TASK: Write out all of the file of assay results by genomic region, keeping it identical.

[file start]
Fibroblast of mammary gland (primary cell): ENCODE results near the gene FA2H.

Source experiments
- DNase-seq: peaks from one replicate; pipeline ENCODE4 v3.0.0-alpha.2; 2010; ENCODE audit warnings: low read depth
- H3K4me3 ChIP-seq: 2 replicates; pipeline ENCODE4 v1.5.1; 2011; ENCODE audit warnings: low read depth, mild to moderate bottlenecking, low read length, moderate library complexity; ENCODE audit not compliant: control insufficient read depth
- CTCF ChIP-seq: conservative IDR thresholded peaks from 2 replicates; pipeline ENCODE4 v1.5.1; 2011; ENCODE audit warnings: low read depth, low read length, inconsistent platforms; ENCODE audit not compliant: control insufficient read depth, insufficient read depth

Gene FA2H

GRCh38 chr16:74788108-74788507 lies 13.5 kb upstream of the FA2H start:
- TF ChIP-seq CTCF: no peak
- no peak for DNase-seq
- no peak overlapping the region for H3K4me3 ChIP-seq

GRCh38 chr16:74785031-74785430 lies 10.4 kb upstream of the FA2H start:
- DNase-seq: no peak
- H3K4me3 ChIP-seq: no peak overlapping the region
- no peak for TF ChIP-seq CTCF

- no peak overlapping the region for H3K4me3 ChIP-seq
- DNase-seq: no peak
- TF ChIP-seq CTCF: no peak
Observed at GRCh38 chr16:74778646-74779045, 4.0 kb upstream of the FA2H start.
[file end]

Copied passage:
Fibroblast of mammary gland (primary cell): ENCODE results near the gene FA2H.

Source experiments
- DNase-seq: peaks from one replicate; pipeline ENCODE4 v3.0.0-alpha.2; 2010; ENCODE audit warnings: low read depth
- H3K4me3 ChIP-seq: 2 replicates; pipeline ENCODE4 v1.5.1; 2011; ENCODE audit warnings: low read depth, mild to moderate bottlenecking, low read length, moderate library complexity; ENCODE audit not compliant: control insufficient read depth
- CTCF ChIP-seq: conservative IDR thresholded peaks from 2 replicates; pipeline ENCODE4 v1.5.1; 2011; ENCODE audit warnings: low read depth, low read length, inconsistent platforms; ENCODE audit not compliant: control insufficient read depth, insufficient read depth

Gene FA2H

GRCh38 chr16:74788108-74788507 lies 13.5 kb upstream of the FA2H start:
- TF ChIP-seq CTCF: no peak
- no peak for DNase-seq
- no peak overlapping the region for H3K4me3 ChIP-seq

GRCh38 chr16:74785031-74785430 lies 10.4 kb upstream of the FA2H start:
- DNase-seq: no peak
- H3K4me3 ChIP-seq: no peak overlapping the region
- no peak for TF ChIP-seq CTCF

- no peak overlapping the region for H3K4me3 ChIP-seq
- DNase-seq: no peak
- TF ChIP-seq CTCF: no peak
Observed at GRCh38 chr16:74778646-74779045, 4.0 kb upstream of the FA2H start.